If you ever plan to motor west,
Travel my way, take the highway that is best.
Get your kicks on route sixty-six.
It winds from Chicago to L.A.,
More than two thousand miles all the way.
Get your kicks on route sixty-six…
-Route 66 lyrics
As one who adores vintage trinkets and history, I’ve long wanted to drive the so-called “Main Street of America” – Route 66. So, during our recent journey criss-crossing North America from Saint Louis as far east as Québec City, then on to Nevada, via Santa Fe, and the Grand Canyon, we decided it was essential to hop on what remained of this legendary roadway.
Without a historic map, we were not always quite certain how to find the “Mother Road” as many sections of it were devoured by Interstate 40 in past decades. When our nostalgic rides were rudely interrupted by “Road Ends” signs, we decided to consult Nat King Cole in his 1946 tune, “Route 66.” Nat’s smooth jazz crooning informed us that we could pick up well-restored sections of Route 66 outside of Flagstaff, well into western Arizona. So for a few hours, we enjoyed empty backroads seemingly inhabited only by prairie dogs and the occasional roadster or motorcyclist. We happened upon hotel rooms resembling teepees, mom and pop diners plentiful with burgers and root beer floats, and classic gas stations, such as Arizona’s Hackberry General Store, pictured here. There were also the occasional spotless Model Ts and Corvettes, as well as their long-forgotten counterparts, rusting along random stretches of the roadway, reminding us what happens when Mother Nature and time are left to tend to civilization.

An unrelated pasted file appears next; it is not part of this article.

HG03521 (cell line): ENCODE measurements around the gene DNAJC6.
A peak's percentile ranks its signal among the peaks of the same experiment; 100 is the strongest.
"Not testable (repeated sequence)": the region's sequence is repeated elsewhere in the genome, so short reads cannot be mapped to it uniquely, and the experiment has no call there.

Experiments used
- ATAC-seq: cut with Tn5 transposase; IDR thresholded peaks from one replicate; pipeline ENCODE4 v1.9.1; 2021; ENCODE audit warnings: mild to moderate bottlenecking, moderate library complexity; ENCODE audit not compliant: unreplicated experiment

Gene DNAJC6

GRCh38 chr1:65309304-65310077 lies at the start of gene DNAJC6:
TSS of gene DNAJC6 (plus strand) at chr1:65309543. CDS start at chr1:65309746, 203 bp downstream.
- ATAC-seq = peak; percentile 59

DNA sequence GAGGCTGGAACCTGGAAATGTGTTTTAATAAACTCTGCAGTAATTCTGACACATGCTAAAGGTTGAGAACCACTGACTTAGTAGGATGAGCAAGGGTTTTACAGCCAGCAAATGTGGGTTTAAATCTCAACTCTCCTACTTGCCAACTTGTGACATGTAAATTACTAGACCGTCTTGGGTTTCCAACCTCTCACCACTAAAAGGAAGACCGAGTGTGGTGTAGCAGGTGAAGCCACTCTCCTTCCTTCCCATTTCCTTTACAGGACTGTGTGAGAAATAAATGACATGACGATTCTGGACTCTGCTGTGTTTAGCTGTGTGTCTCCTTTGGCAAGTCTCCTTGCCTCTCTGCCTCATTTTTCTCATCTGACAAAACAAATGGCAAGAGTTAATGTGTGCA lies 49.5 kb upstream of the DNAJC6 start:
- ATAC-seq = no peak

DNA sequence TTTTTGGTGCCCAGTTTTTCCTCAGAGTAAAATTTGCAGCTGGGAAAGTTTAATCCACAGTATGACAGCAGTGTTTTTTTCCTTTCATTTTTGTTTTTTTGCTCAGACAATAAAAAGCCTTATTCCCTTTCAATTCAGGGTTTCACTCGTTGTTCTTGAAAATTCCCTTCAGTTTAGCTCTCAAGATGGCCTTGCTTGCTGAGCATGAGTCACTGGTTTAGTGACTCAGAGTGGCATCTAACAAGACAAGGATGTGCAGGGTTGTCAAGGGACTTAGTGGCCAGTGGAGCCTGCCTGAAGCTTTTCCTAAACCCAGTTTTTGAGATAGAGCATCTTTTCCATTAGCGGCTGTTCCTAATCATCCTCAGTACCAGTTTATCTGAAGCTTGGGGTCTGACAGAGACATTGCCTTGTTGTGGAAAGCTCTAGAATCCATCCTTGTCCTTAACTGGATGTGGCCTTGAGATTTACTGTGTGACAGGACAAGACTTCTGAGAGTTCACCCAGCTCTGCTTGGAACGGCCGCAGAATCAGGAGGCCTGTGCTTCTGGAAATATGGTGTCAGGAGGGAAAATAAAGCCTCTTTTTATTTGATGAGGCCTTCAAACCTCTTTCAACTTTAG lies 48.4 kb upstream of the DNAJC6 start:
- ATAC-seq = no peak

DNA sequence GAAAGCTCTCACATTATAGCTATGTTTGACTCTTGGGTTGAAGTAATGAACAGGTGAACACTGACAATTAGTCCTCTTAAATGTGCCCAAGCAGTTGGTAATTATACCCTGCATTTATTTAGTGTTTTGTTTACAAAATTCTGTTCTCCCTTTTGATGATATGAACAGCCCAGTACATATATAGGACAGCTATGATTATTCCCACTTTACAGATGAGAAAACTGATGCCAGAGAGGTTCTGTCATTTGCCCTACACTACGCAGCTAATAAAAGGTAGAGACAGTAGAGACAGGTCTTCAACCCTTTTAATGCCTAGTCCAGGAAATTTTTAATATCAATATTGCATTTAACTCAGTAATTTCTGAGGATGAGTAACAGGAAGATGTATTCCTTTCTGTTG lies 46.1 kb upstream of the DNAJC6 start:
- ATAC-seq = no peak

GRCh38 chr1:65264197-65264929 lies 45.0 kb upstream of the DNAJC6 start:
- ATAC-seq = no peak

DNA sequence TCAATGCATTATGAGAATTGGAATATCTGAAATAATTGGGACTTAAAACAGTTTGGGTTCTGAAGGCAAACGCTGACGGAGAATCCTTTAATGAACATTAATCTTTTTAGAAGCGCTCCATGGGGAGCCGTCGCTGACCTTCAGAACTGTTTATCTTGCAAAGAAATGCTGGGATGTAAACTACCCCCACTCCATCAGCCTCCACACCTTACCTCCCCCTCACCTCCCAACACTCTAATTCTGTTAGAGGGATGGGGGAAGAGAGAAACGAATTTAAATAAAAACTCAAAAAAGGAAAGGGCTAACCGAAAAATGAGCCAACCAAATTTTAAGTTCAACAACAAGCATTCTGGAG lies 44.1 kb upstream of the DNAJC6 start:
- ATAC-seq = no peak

It’s fun to imagine what 66 was like in its heyday, when today’s ghost towns – many now plentiful with dilapidated motels and diners – were bustling with road-trippers seeking new lives out west.
Route 66 existed from 1926 and was removed from the U.S. Highway System in 1985. A recent feature in the Cars films has contributed to an infusion of youthful energy for this classic roadway.
Are you planning on motoring along Route 66?